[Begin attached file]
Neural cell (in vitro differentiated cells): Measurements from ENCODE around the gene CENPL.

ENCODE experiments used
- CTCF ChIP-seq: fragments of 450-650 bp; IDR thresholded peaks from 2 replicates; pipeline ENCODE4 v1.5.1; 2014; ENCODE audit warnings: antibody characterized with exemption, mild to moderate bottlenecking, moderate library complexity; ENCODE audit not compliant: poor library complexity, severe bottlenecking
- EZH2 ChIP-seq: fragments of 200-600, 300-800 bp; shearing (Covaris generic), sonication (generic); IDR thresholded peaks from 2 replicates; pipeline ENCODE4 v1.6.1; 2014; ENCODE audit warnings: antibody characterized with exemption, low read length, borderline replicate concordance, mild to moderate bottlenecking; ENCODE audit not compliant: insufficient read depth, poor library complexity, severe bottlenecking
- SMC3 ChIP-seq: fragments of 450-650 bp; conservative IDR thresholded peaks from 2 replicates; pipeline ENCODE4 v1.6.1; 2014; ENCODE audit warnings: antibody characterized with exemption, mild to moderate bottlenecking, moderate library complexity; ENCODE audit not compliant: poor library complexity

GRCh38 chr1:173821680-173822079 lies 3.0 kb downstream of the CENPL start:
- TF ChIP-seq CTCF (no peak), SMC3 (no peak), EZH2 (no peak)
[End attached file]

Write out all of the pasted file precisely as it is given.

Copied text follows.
Neural cell (in vitro differentiated cells): Measurements from ENCODE around the gene CENPL.

ENCODE experiments used
- CTCF ChIP-seq: fragments of 450-650 bp; IDR thresholded peaks from 2 replicates; pipeline ENCODE4 v1.5.1; 2014; ENCODE audit warnings: antibody characterized with exemption, mild to moderate bottlenecking, moderate library complexity; ENCODE audit not compliant: poor library complexity, severe bottlenecking
- EZH2 ChIP-seq: fragments of 200-600, 300-800 bp; shearing (Covaris generic), sonication (generic); IDR thresholded peaks from 2 replicates; pipeline ENCODE4 v1.6.1; 2014; ENCODE audit warnings: antibody characterized with exemption, low read length, borderline replicate concordance, mild to moderate bottlenecking; ENCODE audit not compliant: insufficient read depth, poor library complexity, severe bottlenecking
- SMC3 ChIP-seq: fragments of 450-650 bp; conservative IDR thresholded peaks from 2 replicates; pipeline ENCODE4 v1.6.1; 2014; ENCODE audit warnings: antibody characterized with exemption, mild to moderate bottlenecking, moderate library complexity; ENCODE audit not compliant: poor library complexity

GRCh38 chr1:173821680-173822079 lies 3.0 kb downstream of the CENPL start:
- TF ChIP-seq CTCF (no peak), SMC3 (no peak), EZH2 (no peak)